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Angina

Angina is chest pain or discomfort. It occurs when the heart muscle does not get as much blood and oxygen as it needs for a given level of work.

Signs &

Symptoms

Causes,

Risk Factors & Care

Self-Care

When to Seek

Medical Care

Image of man mowing the lawn but holding his chest in pain.

•  Squeezing pressure, heaviness, or mild ache in the chest (usually behind the breastbone)

•  Aching in a tooth with or without squeezing pressure in the chest

•  Aching into the neck muscles, jaw, one or both arms, or back

•  A feeling of gas in the upper abdomen and lower chest

•  A feeling that you’re choking or shortness of breath

•  Paleness and sweating

•  Nausea and vomiting

Many people who experience angina for the first time fear they’re having a heart attack. A heart attack damages or injures the heart muscle. Angina does not. Pain from angina is a warning sign that heart attack can occur, though.

Image of man fallen from stairs holding his chest in pain.

Angina is caused by blocked or narrowed blood vessels that supply blood to the heart.

 

Episodes of angina are often brought on by anger, excitement, or emotional shock. Exertion or heavy physical work, hurrying up the stairs, or walking rapidly uphill can also bring on an angina episode.

 

If you have angina, your doctor or a cardiologist should follow you closely. He or she may prescribe:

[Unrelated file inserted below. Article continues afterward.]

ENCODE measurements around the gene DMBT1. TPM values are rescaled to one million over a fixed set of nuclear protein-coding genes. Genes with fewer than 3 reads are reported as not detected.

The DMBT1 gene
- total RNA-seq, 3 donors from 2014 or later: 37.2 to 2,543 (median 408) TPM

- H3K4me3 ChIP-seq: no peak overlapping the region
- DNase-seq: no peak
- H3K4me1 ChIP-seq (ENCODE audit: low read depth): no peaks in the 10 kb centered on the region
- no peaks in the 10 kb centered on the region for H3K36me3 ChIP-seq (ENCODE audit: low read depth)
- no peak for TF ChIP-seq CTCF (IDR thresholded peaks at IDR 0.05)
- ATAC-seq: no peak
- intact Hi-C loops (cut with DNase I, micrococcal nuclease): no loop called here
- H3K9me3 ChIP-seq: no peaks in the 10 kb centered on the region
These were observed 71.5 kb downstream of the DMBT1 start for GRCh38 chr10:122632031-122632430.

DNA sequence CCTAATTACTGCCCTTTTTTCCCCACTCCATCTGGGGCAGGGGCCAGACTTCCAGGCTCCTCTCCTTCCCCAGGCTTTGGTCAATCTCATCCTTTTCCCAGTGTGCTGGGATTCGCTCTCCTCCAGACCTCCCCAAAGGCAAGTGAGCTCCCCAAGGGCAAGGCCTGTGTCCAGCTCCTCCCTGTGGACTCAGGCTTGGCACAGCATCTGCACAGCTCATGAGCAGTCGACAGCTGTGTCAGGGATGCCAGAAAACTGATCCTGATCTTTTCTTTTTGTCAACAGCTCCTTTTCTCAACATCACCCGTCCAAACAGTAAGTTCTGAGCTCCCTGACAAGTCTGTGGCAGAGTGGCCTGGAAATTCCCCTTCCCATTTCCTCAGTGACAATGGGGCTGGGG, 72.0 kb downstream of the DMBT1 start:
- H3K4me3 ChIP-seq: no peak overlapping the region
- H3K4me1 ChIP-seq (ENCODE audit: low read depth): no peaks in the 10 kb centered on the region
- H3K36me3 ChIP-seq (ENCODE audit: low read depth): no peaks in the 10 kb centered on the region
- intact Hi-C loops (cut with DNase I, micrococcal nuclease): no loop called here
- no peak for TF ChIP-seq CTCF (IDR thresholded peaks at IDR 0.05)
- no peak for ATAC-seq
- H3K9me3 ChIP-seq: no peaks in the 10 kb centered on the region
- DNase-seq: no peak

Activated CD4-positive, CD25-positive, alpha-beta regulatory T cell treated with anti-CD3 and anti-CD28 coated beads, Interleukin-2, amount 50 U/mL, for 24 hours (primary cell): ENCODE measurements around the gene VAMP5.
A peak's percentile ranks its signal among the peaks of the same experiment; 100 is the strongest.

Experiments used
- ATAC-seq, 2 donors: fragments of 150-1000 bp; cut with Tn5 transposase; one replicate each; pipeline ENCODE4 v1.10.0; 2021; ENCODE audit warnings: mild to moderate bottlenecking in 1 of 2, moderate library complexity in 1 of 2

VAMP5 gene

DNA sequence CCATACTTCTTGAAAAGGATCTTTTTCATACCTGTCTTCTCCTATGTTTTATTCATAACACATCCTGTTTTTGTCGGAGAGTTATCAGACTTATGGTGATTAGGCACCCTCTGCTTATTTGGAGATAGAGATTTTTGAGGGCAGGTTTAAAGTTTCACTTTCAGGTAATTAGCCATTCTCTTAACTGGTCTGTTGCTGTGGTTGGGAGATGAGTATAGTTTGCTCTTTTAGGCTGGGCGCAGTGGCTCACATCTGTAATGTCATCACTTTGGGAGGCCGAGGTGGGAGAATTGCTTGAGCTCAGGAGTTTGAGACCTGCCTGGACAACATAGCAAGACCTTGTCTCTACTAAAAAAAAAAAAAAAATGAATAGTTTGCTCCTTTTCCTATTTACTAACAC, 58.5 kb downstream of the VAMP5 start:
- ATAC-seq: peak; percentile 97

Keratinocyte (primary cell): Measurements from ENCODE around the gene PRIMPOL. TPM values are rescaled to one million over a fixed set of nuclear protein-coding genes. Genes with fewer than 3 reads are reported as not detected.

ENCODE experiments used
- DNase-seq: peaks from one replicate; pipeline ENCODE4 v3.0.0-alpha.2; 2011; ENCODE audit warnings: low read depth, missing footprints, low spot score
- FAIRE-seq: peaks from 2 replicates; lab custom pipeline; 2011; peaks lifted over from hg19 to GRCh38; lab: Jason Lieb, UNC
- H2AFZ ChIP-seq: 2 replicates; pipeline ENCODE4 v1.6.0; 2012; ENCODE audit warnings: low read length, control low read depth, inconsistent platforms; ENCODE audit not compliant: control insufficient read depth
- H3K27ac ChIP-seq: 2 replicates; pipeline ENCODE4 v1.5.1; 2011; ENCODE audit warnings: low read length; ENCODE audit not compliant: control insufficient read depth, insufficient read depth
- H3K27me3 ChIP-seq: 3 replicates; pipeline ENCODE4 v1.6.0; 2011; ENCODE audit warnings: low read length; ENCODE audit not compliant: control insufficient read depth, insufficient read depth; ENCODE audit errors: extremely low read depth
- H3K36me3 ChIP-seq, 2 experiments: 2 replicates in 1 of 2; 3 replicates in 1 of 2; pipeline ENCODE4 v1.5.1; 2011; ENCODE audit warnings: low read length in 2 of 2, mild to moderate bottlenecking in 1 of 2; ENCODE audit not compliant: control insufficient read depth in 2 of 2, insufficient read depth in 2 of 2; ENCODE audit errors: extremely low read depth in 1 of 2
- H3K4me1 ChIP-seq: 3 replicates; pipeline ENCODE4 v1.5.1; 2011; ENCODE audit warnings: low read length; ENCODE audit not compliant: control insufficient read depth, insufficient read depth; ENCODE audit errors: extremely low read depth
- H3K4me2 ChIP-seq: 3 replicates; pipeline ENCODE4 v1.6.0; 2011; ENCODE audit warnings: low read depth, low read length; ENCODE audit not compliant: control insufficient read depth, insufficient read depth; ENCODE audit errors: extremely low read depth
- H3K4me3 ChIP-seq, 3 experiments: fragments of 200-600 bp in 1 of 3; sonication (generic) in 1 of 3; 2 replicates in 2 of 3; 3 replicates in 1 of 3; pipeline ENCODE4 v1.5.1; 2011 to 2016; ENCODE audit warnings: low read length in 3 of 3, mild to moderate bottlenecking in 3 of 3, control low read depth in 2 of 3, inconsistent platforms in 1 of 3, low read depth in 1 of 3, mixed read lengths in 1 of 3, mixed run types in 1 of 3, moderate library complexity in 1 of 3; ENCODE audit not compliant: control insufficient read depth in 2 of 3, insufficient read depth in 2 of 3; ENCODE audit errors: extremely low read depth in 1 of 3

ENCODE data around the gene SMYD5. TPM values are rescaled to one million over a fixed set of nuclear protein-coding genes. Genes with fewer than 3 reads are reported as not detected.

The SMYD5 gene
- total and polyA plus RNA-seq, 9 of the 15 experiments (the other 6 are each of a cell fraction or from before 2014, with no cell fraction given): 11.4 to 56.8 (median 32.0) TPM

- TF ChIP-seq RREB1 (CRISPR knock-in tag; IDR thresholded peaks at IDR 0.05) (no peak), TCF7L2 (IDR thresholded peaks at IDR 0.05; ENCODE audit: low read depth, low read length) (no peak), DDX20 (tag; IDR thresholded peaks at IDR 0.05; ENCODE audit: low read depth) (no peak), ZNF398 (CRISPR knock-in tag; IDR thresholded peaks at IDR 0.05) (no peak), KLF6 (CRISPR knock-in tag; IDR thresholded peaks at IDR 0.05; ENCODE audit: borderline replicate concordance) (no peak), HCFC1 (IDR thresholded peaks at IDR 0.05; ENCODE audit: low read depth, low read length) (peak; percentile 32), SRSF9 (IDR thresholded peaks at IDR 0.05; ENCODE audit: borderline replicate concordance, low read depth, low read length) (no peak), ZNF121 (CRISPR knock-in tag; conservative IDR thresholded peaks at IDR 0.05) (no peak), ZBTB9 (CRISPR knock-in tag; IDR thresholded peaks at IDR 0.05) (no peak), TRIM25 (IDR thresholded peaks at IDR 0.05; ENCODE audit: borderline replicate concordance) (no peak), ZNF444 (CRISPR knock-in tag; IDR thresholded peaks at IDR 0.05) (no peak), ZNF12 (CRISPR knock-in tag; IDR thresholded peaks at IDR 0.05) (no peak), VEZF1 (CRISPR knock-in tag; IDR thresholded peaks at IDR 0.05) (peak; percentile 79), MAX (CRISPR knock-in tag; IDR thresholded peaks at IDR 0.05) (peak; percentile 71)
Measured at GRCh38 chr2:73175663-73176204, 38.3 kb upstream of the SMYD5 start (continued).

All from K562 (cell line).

•  Medications, such as nitroglycerin, beta- blockers, and a low- dose daily aspirin

•  Daily physical exercise specific for you

•  Surgery, such as angioplasty or bypass surgery

Medical care is needed to treat angina. If you have angina, these self-care measures can be part of your treatment plan.

•  Don’t smoke. If you smoke, quit.

•  Follow a low-saturated fat, low cholesterol diet.

•  Eat 5 to 6 small meals instead of 3 large meals a day.

•  Maintain a healthy weight. If you are overweight, lose weight.

•  After you eat, rest or do a quiet activity.

•  Minimize exposure to cold, windy weather.

•  Take medication(s), as prescribed.

•  Avoid sudden physical exertion, such as running to catch a bus.

•  Avoid anger whenever you can.

•  Manage stress.

Contact Doctor When:

•  You have been diagnosed with angina and there is a change in your angina symptoms. You may, for example, start to feel symptoms at rest.

•  You have minor chest pain that is not due to an injury or strain, does not let up, and/or is not relieved by rest.

Get Immediate Care When:

•  You have symptoms of a heart attack.

•  You have been diagnosed with angina and your chest pain does not respond to your prescribed medicine or the pain does not go away in 10 to 15 minutes.

This website is not meant to substitute for expert medical advice or treatment. Follow your doctor’s or health care provider’s advice if it differs from what is given in this guide.

 

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